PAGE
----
Biometric Authentication is Coming. But is it Enough?

Gautam Hazari, Technical Director, Personal Data, GSMA

The Internet of Things (IoT) will transform a great many facets of daily life. One casualty of this coming change which tends to go unnoticed, however, will be the traditional username-and-password method of online authentication.  The advent of the IoT will quickly render that present norm outdated.

The coming proliferation of new connection points, and consequent multiplicity of new security checks, will leave that solution cumbersome; there simply will be too many logins for anyone to remember a username and password for each. A natural replacement is already stepping into the breach: biometric authentication, whereby users verify their identity by presenting a part of their own body such as a fingerprint.

Few can now doubt that biometric authentication is set to expand vastly over the next decade. By 2020, for example, the number of biometric smartphones is expected to increase tenfold to two billion.

Market research shows that consumers anticipate the added convenience biometric solutions can offer in transactions, and want to see their adoption. According to a survey conducted by Visa, more than two thirds of Europeans are interested in using biometric authentication while making payments. The evidence also confirms, however, that consumers do not wholly trust the security credentials of biometric authentication, and prefer to see it integrated with other security measures than as a standalone method of verification.

These are not merely cautious instincts over a nascent technology. Reservations over the safety of biometric authentication are well-founded. At a glance the technology may seem foolproof, resting on such unique and complex personal identifiers as an iris.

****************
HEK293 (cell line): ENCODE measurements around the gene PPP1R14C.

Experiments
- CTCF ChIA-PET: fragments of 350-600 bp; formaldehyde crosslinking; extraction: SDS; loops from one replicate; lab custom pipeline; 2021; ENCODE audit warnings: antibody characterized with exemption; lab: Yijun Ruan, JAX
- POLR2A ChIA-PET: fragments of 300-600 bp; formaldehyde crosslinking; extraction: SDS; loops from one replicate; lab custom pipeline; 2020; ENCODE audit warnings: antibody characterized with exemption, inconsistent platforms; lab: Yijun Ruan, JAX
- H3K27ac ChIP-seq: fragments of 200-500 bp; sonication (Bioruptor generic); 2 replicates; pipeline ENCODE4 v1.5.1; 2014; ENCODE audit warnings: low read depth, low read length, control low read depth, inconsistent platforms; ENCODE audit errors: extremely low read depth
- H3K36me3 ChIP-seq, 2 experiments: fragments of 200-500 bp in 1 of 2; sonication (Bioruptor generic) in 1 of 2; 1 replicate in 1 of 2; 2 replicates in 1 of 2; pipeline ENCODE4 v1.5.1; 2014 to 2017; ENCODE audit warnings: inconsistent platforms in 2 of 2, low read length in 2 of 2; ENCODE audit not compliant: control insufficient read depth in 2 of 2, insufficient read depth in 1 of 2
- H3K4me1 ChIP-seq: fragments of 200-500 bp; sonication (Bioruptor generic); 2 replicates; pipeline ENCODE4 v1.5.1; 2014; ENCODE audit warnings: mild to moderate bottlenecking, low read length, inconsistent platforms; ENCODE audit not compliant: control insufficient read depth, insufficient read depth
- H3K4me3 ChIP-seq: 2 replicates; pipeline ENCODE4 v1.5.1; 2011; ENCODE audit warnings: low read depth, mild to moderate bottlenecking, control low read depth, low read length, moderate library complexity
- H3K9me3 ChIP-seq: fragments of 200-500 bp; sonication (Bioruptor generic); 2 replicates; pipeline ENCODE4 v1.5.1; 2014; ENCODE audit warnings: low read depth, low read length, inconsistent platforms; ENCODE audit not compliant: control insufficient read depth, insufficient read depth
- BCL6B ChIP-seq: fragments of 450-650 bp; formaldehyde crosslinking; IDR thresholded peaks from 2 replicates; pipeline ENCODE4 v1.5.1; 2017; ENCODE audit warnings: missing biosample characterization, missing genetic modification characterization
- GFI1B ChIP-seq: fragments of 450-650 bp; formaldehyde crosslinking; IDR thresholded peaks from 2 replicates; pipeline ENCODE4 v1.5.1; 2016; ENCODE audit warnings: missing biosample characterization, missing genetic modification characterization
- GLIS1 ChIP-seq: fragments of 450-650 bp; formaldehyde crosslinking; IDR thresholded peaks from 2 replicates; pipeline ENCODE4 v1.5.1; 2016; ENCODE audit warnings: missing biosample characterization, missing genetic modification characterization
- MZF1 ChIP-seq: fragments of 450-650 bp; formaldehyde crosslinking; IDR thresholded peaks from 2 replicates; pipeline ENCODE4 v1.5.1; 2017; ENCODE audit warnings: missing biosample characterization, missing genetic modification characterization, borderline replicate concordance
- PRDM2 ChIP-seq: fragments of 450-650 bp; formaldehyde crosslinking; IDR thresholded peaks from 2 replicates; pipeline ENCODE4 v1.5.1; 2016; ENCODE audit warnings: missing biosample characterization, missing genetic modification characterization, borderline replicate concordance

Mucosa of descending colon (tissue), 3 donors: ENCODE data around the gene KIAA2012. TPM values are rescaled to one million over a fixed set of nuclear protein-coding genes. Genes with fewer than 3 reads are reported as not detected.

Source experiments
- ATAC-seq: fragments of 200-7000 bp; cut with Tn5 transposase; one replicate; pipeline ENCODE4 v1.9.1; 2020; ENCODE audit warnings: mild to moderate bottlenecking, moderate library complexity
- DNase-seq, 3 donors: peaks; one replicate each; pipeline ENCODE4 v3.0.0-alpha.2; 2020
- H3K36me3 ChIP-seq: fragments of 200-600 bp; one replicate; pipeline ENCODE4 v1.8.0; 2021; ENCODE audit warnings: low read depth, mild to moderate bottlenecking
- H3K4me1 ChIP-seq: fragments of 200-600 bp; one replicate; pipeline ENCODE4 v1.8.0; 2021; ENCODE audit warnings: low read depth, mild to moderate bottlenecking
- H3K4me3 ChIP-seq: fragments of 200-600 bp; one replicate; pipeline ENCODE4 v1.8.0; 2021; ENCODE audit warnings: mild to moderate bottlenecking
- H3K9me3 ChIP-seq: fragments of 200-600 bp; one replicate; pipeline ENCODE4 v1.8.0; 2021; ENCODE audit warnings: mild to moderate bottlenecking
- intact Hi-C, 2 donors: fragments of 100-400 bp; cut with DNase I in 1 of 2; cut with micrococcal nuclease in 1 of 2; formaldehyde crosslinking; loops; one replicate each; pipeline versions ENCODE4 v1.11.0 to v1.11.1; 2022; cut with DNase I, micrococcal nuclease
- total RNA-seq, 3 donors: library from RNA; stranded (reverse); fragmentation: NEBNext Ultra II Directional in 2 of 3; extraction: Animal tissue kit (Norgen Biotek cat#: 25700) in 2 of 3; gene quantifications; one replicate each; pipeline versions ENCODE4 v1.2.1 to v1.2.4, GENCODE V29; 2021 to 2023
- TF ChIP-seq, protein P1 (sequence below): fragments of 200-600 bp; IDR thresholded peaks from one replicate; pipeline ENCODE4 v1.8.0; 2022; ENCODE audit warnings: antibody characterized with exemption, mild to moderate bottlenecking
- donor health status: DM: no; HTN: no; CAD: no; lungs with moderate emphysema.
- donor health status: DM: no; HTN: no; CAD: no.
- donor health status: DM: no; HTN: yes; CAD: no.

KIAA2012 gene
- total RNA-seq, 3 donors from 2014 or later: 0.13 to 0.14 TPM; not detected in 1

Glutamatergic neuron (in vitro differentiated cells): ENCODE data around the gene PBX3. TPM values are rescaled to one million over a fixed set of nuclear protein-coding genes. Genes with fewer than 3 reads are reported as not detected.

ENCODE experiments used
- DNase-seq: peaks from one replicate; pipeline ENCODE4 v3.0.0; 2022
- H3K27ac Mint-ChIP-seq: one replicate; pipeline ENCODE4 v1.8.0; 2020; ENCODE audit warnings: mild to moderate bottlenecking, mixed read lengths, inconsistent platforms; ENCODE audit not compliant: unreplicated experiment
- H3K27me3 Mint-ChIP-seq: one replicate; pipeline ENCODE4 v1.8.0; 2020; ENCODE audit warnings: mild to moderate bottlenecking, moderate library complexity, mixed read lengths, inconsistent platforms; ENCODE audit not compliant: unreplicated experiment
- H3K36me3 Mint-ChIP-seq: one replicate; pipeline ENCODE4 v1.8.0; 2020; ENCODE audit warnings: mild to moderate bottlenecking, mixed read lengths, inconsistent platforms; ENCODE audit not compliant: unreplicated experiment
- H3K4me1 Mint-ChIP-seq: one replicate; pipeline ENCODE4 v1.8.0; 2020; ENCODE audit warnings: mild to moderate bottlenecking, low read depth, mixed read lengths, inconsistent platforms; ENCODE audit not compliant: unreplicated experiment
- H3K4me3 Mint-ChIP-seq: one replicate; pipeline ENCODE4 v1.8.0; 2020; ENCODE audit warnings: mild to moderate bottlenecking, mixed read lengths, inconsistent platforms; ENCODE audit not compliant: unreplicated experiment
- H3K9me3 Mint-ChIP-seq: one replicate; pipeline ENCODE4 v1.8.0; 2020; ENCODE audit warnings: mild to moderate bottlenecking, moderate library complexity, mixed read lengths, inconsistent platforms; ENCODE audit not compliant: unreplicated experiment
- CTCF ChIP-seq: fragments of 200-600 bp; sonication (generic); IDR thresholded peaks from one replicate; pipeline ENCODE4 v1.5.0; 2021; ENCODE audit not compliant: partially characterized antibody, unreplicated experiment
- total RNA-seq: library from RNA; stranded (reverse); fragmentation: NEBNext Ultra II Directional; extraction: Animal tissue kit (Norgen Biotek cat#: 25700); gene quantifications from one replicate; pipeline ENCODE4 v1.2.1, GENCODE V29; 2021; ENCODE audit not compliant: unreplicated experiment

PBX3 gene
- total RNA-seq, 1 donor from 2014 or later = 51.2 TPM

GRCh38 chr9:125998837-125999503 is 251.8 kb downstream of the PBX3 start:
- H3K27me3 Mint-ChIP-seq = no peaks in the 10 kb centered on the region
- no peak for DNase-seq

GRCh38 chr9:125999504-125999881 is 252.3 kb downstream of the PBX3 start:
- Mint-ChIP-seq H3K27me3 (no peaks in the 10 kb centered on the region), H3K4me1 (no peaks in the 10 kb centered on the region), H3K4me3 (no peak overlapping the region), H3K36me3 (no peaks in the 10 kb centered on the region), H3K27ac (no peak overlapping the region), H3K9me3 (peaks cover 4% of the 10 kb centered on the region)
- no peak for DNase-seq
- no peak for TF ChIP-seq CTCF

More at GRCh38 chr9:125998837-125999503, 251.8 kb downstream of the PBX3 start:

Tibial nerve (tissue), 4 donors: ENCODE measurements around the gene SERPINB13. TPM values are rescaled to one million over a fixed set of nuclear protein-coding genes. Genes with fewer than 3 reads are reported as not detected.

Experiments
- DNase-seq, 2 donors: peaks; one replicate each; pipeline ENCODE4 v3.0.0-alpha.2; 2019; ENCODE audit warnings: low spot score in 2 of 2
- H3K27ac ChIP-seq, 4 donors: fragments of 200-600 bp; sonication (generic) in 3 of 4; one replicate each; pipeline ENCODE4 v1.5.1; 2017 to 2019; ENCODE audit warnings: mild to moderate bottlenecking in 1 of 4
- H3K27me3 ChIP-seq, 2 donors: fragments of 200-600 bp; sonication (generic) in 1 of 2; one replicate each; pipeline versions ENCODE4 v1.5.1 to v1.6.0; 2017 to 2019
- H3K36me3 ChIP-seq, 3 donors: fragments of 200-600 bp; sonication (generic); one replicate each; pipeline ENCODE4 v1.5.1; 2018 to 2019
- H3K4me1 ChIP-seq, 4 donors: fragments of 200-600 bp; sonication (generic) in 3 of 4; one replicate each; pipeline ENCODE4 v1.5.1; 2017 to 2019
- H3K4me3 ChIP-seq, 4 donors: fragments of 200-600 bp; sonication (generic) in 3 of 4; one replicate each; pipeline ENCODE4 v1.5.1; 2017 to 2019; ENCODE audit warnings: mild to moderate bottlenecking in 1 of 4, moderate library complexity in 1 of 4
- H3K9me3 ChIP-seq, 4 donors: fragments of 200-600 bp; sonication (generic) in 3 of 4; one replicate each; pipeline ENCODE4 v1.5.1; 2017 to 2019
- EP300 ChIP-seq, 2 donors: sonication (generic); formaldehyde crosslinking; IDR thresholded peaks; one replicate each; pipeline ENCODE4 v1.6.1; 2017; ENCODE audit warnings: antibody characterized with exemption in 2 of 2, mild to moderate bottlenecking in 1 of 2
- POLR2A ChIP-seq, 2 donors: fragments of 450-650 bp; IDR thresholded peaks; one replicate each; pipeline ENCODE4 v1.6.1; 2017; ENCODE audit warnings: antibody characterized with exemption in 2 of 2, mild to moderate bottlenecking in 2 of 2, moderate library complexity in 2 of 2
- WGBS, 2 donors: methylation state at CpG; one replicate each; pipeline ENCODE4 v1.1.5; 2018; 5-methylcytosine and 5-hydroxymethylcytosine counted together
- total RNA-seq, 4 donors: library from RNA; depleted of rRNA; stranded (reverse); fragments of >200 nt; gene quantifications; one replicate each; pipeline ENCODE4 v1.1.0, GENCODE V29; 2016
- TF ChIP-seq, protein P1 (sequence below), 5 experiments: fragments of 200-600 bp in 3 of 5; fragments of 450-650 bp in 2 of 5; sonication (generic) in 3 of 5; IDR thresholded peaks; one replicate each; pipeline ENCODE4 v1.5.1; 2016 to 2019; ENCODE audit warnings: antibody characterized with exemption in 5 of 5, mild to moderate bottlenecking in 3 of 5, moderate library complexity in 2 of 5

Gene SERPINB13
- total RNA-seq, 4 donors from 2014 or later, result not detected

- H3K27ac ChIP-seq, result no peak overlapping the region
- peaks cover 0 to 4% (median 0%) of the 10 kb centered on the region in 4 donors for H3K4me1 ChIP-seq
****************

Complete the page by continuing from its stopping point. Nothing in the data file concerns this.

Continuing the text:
However, biometric credentials are not secret. Hackers are already devising ways of obtaining and replicating the information from different sources. For example, fingerprints can be obtained in various ways, and unlike usernames and passwords, when that information is stolen it cannot be changed.

Once the security of biometric data is compromised, it stays compromised; it cannot therefore be relied upon on its own. The security of biometric data can be improved by being used in tokenised form but as David Emm, principal security researcher at IT security company Kaspersky puts it, the future of security is in “combining more than one item from something you know, something you have and something you are to verify your identity.”

It is therefore imperative that the sector provide consumers with what they demand: an additional means of authentication to allay security concerns over biometrics, but without the added inconvenience of usernames and passwords.

Mobile Connect does precisely that. By using the possession of the mobile device as the first factor and then allowing users to verify their identity biometrically as a second factor; and they need no longer concern themselves with details to remember – nor the potential for stolen data to compromise their accounts. These technologies should not be seen as competitors for the same market; they are natural and effective collaborators in the security landscape of the near future.